-- The "Low-Carb" Diet Is Not Representative of Atkins. The so-called
"low-carb" diet referenced in Dr. Funga's research is not
representative of Atkins. In the journal's editorial, Drs. Yancy,
Maciejewski, and Schulman, of Duke University Medical Center commented
on Dr. Funga's study. They wrote, "The participants in the highest
decile of low-carbohydrate diet score (that is, those eating the least
amount of carbohydrate) actually had a moderately high carbohydrate
Keywords: Atkins Nutritionals, Inc., Consumer Goods, Food - Major Diversified.
This article was prepared by Food Business Week editors from staff and other reports. Copyright 2010, Food Business Week via VerticalNews.com.
"Eco" Atkins- Pffffft!
Does anyone actually have faith in so called medical studies any more? I know I don't. The only "study" I trust is millions of years of evolution and how my body reacts itself- and my health has improved 100% by eating a very low carb diet rich in meat and saturated fat. it it wasn't for Dr. Atkins I'd probably be blind and on dialysis now. Don't listen to what anyone else says, listen to your own body. If I believed in studies I'd be eating whole grains at every meal.
Last edited by StoneAgeQueen; 12-12-2010 at 06:10 AM.
I have just read an excellent analysis of the "China Study" and its flaws. This study actually found that a diet high in plant protein increased the risk for cancer more than a diet high in animal protein. Also a diet has too many variables to consider; you can probably find correlations but have to be careful to make assumptions about them being the "cause". I guess many typical followers of Atkin`s eat at MCDonald`s, just ordering the burger without the bun for it is convenient and people needn`t figure out so much. Vegetarians (for I am not suggesting that this lifestyle is healthy in it self) do depend much more on meal-planning, homemade-stuff, they are often much more interested in health topics and go to the doctor more frequently. This applies, of course, to the conventional Atkin`s eater and to the "ideal" Vegetarian. I think following a Paleo diet is a step further. People who are doing so have already invested a lot of time to really learn about proper nutrition. They do not need to worry.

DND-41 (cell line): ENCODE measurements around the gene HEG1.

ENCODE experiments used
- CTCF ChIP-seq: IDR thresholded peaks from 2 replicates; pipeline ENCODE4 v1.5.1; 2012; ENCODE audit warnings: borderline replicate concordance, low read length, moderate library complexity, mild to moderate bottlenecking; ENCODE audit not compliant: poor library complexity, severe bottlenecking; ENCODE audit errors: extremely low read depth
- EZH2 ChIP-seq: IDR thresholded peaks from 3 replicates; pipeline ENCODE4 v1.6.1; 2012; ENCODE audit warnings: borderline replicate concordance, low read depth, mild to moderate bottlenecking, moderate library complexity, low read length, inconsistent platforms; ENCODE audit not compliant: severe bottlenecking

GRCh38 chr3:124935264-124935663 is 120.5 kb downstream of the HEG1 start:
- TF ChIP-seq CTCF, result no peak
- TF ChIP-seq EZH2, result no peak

Plus, I think many Atkin`s dieters eat too little fat. Protein without the fat is harmful to the body while the "vegetarian Atkin`s dieters" probably had too little protein for that making a matter...
Just my thoughts...
Dr. Michael Eades has often pointed out that "observational" studies are basically useless from a scientific point of view. The 'prove' absolutely nothing, and this was an observational study.
Moreover, the concept of 'low carb' is usually around 150-200g daily, since the conventional wisdom is that the human person 'needs' at least 150g daily to function. If the person is eating that level of carb, along with saturated fat --mostly omega 6, it's not surprising that mortality is higher.
The abstract also suggests that subjects 'reported' their food intake, and again Dr. Eades often points out that any nutritional data that is self-reported is useless. A true scientific study would be based on subjects who were hospitalized with their diets carefully monitored--which is why there are so few done.
This 'report' is mainly propaganda by the 'eco-Atkins' lobby--i.e., the anti-meat people.